But people all across the interweb talk about gluten free bread and if you can eat it and buy it and afford it and it does not taste like sadness, then by all means, EAT THE BREAD.
But maybe you are like me, with no tenable bread soluzioni (sorry, I’ll stop) and still a hankering for the mouthy and worldy breadlike things. WHAT TO DO?
It depends what you are missing. But basically, my answers are the following: rice, corn, tapioca flour, cornstarch, sorghum, buckwheat, almond flour, coconut flour, flax seeds and chickpeas (though chickpeas make Eileens very unhappy, they may work for you, and if they do, make yourself some socca ASAP).
For me, non bread but starchy mouth-filling, toothsome solutions include arepas. These Colombian and Venezuelan cornmeal patties are a good three-meal solution (though maybe not 3 in one day). They go great with eggs or cheese, and some people do sandwichify them, splitting them in two, and putting in avocado, cheese, shredded lettuce, or shredded beef. They are made with Masarepa (a kind of corn flour) and room temperature water. I have also developed a rice-flour version, which I call rice arepas, which I make with rice flour, salt and boiling water. I don’t have a recipe to link to, but I trust that you can google. You may already have googled socca or even soluzioni for all I know.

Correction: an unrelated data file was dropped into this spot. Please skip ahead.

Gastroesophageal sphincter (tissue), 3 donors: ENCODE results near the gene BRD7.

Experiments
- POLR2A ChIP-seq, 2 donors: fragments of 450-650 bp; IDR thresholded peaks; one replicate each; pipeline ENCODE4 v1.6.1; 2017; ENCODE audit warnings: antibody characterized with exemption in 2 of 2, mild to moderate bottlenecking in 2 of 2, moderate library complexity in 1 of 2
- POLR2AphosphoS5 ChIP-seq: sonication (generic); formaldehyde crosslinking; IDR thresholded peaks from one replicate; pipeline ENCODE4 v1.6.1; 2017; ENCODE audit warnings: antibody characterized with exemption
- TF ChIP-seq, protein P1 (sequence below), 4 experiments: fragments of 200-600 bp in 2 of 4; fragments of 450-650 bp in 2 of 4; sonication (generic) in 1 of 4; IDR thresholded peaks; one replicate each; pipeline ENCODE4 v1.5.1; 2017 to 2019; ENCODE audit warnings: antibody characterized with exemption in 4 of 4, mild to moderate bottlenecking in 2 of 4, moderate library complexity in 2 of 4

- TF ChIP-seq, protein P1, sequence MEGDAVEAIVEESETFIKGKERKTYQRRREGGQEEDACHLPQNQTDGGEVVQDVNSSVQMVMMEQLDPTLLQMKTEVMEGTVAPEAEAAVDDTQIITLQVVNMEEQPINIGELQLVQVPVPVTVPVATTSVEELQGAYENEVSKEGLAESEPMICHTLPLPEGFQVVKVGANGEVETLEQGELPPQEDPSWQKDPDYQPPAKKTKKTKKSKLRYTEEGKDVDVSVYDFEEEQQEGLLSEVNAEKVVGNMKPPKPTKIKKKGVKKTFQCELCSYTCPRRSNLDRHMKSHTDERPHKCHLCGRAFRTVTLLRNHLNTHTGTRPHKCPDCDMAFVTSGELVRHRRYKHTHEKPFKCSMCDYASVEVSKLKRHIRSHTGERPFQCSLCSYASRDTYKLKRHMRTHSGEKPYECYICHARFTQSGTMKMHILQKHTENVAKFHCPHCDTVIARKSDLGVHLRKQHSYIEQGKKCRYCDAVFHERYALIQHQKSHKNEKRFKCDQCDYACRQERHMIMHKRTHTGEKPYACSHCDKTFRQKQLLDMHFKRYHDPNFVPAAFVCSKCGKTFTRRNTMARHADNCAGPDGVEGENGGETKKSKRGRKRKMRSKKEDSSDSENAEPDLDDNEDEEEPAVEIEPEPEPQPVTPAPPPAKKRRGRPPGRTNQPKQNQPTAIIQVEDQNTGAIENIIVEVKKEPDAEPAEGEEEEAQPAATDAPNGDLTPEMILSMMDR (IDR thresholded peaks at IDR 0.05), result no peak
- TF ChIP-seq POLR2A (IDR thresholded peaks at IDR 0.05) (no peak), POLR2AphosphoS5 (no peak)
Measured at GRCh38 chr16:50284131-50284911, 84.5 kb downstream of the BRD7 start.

I also trust that you already know about corn tortillas, and other store-bought gluten free wraps. I don’t live in a place where the latter are so very available, or they are very expensive. But maybe your local supermarket or specialty store shelves are heaving with these and in that case, you really are a friend because what are you doing here?